WHETHER HIGH COURTS HAVE POWER TO ISSUE WRIT AGAINST CENTRAL GOVERNMENT

Article 214 of the Constitution provides that there shall be “a High Court for each state”. While this does mean that each state will have some High Court for its adjudication, it does not mean each High Court has one state.

The question of whether a High Court can pass orders which would have effect beyond its territorial jurisdiction is an issue that has something of a history, and a recent judgment casts, albeit in passing, a fresh shadow on the position of law. Also there is constant debate and discussion held on whether High Court has authority to issue writ against central government or organization which falls under the ambit of central govt.

In the early years of the Republic, the Supreme Court in Election Commission v. Saka Venkata Subba Rao answered as to whether the Madras High Court had jurisdiction to issue writs to the Election Commission, or would that be the sole preserve of the Punjab High Court, in whose jurisdiction the headquarters of the Election Commission, situated in Delhi, fell.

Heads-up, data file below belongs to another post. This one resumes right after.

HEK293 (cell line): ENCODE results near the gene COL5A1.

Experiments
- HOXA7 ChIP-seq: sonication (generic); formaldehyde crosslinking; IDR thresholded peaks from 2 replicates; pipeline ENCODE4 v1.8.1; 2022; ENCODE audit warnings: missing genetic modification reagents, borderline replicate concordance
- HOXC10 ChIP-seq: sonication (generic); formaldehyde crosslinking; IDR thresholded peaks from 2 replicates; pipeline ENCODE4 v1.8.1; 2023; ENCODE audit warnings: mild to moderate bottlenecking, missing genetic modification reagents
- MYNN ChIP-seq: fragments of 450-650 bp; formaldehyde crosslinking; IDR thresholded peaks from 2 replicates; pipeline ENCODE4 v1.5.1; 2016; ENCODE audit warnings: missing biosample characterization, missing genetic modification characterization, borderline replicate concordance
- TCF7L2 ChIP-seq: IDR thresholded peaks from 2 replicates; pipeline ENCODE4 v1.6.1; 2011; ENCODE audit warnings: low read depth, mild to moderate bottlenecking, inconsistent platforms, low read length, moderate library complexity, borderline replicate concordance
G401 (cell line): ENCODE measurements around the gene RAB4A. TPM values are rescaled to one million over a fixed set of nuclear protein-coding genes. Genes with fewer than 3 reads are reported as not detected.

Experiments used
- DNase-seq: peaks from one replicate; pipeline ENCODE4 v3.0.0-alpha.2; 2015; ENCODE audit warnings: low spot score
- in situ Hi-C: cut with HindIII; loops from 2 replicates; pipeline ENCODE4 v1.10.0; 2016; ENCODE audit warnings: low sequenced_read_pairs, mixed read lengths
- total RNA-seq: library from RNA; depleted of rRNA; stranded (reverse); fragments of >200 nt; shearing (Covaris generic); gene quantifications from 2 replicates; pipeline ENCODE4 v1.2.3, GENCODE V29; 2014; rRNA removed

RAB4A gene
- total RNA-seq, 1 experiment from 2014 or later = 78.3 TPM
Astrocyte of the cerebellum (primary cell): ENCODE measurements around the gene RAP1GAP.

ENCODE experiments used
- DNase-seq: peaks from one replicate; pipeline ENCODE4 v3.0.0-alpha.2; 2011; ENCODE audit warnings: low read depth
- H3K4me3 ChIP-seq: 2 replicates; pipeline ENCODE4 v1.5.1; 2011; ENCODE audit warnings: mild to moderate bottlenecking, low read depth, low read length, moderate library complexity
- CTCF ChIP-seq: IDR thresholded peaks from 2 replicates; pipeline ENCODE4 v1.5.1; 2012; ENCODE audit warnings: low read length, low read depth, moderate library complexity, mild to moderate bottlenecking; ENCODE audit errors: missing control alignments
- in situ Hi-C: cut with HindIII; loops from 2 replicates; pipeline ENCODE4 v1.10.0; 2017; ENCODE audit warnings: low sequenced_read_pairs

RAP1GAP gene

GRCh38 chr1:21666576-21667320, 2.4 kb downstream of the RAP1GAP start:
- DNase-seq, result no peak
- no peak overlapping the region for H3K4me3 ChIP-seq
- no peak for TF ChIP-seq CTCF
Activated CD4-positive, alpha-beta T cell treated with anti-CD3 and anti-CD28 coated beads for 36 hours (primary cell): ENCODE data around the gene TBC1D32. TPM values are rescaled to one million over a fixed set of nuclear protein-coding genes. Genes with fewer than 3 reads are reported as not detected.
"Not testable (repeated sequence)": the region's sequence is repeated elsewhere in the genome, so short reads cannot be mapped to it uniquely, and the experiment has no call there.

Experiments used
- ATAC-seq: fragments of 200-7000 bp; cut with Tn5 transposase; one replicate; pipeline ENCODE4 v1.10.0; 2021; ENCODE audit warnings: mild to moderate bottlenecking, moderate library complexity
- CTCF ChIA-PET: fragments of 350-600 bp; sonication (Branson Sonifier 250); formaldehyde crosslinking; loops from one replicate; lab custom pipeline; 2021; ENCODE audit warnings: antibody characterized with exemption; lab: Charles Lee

The Court held that the language of Article 226, as it then stood, ought to be interpreted as meaning that the authority to whom the writ is issued must be situated within the territorial jurisdiction of the High Court. That is, only the High Court of Punjab could exercise writ jurisdiction in respect of bodies like the Election Commission, seated in Delhi.

Similarly, in Khajoor Singh, though the Court recognized the inconvenience caused to people residing far away from New Delhi if writs against the Union Executive authorities could not be filed in their respective High Courts, the language of Article 226 was held to leave room for no other interpretation.

The Fifteenth Amendment to the Constitution in 1963 rectified this problem by inserting sub-clause (1A) in Article 226 which provided,

“The power conferred by clause (1) to issue directions, orders or writs to any Government, authority or person may also be exercised by any High Court exercising jurisdiction in relation to the territories within which the cause of action, wholly or in part, arises for the exercise of such power, notwithstanding that the seat of such Government or authority or the residence of such person is not within those territories.”